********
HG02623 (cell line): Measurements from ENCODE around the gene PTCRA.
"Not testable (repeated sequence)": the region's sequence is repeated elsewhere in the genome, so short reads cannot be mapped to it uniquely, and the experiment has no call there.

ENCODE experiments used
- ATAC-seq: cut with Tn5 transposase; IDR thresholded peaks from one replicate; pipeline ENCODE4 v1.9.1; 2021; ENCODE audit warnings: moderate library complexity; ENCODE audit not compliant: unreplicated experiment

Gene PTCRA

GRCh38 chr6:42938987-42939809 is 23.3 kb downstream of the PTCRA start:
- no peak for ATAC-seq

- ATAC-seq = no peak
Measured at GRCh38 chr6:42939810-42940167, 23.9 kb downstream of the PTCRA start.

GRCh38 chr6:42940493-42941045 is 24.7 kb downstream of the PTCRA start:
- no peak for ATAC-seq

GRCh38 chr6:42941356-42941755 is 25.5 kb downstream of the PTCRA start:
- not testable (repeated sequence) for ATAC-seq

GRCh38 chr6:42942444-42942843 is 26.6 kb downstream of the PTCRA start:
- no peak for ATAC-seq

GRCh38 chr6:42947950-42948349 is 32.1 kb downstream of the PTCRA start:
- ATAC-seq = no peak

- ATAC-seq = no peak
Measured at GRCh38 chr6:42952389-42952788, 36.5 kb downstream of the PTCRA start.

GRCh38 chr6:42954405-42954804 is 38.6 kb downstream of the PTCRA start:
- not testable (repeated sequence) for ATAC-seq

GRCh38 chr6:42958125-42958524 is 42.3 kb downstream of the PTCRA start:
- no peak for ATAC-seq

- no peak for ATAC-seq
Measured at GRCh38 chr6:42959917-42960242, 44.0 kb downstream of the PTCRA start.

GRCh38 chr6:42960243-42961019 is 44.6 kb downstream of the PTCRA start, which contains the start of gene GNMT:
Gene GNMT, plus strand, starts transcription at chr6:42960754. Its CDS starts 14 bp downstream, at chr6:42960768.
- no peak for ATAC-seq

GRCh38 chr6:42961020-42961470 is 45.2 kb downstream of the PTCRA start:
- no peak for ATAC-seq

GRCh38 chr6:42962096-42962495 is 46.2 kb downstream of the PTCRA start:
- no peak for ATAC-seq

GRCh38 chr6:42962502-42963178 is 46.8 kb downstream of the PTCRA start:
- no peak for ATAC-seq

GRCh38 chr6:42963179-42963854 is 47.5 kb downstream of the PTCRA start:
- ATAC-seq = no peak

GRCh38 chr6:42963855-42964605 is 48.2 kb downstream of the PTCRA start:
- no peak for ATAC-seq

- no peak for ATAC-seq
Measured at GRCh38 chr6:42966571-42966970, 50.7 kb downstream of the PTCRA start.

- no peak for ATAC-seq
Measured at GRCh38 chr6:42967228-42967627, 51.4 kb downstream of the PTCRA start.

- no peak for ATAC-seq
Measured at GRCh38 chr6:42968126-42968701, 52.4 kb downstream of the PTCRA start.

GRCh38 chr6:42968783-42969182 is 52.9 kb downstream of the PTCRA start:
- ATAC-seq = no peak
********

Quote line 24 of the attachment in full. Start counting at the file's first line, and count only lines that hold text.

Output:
- no peak for ATAC-seq